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Sunday, Oct 1, 2023

Ho Ho Ho: Branding Deal Has Co. Laughing All the Way to Bank

Local ugly-sweater company Tipsy Elves, which landed itself a business partner on the reality TV show “Shark Tank” in 2013, recently signed a deal with the producers of “The Night Before” to sell the three sweaters featured in the movie and worn by stars Seth Rogen, Joseph Gordon-Levitt and Anthony Mackie.

The deal is expected to generate $2 million for the company during the already-busy holiday season and up its existing revenue to a projected $15 million this year. Forbes said it was among “two of the top branding partnerships from 2015.”

The movie, released Nov. 20, has grossed over $38 million as of Dec. 13, according to Box Office Mojo. The filmmakers approached the founders about taking on the role of exclusive retailer of the sweaters featured in the movie.

“It was really cool for us because it was such a natural partnership, and we found it very easy for us to promote the movie and for them to promote us because the sweaters were such an integrative part of the movie,” said Evan Mendelsohn, who co-founded the company with Nicklaus Morton.

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Prior to becoming business partners with “Shark Tank” venture capitalist Robert Herjavec, the company had $800,000 in sales. Mendelsohn, a former lawyer, and Morton, an endodontist, both left their jobs to start the company. Herjavec lauded Mendelsohn for this during his presentation on “Shark Tank.”

“I love that you left a $175,000 job to do this because that tells me you’re all in, my friend,” Herjavec said during the episode back in 2013.

Last year, the design and marketing company grew to about $7 million in revenue. The company expanded to become a year-round online clothing brand. The company moved from unisex sweaters to sweaters for men and women, then developed a patriotic line for the Fourth of July and other patriotic holidays, a collegiate line and a ’80s-’90s throwback ski line. Currently, Mendelsohn said they’re working on a summer line for next year.

“Of course, Christmas is still our bread and butter, so during Christmas we really focus on making fun, innovative products and putting a lot of emphasis there, but our goal in a couple years is to be a lot more than just a Christmas sweater company,” Mendelsohn said.

Founded in 2011, Tipsy Elves was a University of California, San Diego fraternity idea well executed. Both founders are alumni. The name came from an attempt to be edgy, not cross any lines, and from looking up synonyms for drunk and placing them next to Santa or elves.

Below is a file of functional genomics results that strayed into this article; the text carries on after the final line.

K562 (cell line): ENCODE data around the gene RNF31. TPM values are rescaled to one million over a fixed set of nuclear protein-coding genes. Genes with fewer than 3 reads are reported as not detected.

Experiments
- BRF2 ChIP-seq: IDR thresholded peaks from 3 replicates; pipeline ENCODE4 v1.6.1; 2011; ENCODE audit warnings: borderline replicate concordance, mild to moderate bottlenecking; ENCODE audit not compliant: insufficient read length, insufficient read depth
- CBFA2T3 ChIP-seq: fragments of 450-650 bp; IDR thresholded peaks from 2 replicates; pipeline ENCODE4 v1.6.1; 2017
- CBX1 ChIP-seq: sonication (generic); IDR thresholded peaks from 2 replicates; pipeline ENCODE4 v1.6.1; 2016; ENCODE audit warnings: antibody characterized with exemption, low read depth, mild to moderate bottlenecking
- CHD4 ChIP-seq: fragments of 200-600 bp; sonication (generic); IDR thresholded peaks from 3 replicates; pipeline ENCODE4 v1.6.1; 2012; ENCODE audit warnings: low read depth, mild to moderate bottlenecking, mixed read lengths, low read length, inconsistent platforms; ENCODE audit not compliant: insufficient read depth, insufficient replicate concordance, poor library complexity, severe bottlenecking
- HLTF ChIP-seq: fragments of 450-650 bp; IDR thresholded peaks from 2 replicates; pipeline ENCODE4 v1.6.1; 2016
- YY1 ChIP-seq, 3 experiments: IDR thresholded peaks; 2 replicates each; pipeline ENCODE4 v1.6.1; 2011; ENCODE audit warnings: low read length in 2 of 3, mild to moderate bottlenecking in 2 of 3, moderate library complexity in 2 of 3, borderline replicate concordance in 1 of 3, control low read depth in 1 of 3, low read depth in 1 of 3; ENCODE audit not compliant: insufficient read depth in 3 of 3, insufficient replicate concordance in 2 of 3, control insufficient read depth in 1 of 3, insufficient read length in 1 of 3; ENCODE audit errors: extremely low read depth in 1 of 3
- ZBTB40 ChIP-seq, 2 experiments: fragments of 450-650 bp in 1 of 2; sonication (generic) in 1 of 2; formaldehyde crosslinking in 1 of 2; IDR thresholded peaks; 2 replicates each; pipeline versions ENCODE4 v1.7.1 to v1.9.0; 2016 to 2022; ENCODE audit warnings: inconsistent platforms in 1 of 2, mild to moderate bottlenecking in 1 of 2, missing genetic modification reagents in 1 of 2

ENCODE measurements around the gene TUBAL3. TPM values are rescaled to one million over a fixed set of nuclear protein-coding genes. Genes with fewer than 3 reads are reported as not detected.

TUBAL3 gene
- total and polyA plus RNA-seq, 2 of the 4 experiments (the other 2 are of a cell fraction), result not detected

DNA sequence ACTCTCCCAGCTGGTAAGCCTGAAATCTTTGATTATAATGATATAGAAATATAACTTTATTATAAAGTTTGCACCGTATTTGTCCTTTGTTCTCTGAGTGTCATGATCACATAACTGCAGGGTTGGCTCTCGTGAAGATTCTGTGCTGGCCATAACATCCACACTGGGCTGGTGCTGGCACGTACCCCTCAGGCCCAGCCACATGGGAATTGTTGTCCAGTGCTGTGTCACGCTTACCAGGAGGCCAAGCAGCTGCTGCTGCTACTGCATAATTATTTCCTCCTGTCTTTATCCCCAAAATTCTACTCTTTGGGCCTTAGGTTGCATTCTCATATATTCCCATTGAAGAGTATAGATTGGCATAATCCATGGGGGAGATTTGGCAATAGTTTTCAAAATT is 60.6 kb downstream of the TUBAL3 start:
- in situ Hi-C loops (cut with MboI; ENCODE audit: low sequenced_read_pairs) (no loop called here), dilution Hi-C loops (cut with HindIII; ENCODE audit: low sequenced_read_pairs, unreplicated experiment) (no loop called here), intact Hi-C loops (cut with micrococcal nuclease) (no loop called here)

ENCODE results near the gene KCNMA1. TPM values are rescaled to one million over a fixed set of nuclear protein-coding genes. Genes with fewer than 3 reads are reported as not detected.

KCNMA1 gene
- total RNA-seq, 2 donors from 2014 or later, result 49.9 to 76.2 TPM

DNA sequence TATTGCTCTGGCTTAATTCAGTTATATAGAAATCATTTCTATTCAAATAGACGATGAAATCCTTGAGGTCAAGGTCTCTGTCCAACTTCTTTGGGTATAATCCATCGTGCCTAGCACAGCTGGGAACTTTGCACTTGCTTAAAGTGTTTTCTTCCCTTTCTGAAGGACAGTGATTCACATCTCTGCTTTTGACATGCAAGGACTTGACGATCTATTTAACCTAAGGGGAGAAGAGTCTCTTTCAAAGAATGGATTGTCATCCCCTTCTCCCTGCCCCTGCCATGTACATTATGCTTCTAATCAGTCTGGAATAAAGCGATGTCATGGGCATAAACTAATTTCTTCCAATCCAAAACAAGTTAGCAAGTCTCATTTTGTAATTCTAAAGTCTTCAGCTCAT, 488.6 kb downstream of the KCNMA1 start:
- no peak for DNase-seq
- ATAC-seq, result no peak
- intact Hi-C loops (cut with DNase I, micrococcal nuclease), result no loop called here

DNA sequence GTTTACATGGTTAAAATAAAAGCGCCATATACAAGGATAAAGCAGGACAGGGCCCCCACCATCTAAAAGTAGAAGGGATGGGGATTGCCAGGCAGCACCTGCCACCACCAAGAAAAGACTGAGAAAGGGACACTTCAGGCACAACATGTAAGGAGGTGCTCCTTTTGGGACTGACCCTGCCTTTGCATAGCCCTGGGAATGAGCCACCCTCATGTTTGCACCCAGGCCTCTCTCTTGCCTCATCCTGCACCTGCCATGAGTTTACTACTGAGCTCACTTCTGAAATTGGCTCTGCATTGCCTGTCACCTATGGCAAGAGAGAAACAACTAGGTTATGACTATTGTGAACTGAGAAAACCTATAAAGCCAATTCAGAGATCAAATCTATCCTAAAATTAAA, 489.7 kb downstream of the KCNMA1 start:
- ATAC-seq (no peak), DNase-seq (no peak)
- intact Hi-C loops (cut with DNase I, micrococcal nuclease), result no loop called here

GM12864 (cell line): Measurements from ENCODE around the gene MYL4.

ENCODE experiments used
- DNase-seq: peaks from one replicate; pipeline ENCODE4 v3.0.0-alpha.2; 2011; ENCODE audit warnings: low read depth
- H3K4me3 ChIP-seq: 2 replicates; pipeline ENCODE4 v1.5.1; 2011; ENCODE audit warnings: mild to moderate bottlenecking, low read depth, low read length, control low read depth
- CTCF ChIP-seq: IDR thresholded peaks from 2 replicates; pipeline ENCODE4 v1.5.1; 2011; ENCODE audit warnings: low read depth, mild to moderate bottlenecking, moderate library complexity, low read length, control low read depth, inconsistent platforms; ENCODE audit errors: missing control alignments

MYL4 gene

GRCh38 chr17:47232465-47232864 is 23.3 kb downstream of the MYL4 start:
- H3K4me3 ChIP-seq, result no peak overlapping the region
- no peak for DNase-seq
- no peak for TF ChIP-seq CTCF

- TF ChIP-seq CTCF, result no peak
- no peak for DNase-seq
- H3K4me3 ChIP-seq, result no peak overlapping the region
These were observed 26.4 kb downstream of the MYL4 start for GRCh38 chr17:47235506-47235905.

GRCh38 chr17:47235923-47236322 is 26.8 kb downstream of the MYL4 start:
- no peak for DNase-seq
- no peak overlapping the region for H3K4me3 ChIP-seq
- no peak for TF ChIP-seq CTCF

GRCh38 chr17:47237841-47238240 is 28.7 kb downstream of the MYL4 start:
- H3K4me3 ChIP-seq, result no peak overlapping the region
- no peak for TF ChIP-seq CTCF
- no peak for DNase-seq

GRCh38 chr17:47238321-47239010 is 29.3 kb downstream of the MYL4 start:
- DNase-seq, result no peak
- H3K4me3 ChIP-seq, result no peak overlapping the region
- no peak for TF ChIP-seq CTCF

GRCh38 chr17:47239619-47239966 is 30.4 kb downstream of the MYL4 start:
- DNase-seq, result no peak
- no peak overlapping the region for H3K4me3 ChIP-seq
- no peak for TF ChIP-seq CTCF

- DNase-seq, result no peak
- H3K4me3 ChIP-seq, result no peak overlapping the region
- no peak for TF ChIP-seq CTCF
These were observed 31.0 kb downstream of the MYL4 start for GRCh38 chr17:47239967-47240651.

Tipsy Elves, located in downtown San Diego, moved into a new office about four months ago and has about 35 employees, 20 of whom are seasonal customer service representatives. The company is in talks to lease a 30,000-40,000 square foot warehouse in San Diego to eliminate third-party concerns and better control its inventory. Tipsy Elves anticipates moving into the new warehouse space by February.

“Our hope is to continue to grow twofold every year,” Mendelsohn said. “That’s kind of aggressive growth but it’s what we’ve been trying to hold ourselves to. A big part of our strategy of extending into year-round collections is really being able to leverage our existing customers and create new collections that will bring in more year-round sales and help us grow at a pretty quick pace.”

Most sales are online, but a few stores have Tipsy Elves products, including f.y.e. (with “The Night Before” sweaters). Online retailers include Jack Threads and Swell. The company markets with email lists and online advertising initiatives. Tipsy Elves also donates a percentage of profits to make hoodies for children across the country through its charity program, Sweaters 4 Sweaters.

Mendelsohn said the company deals with a lot of copyright infringement. But the difference between Tipsy Elves and imitators is the design and quality of the sweaters, Mendelsohn said.

“We just really go out of our way to make sure every design is unique and funny and creative and sticks to the humor of our brand,” he said. “We would say in five years our goal is to be a nationally recognized brand that sells fun, unique products for different holiday occasions throughout the year.”


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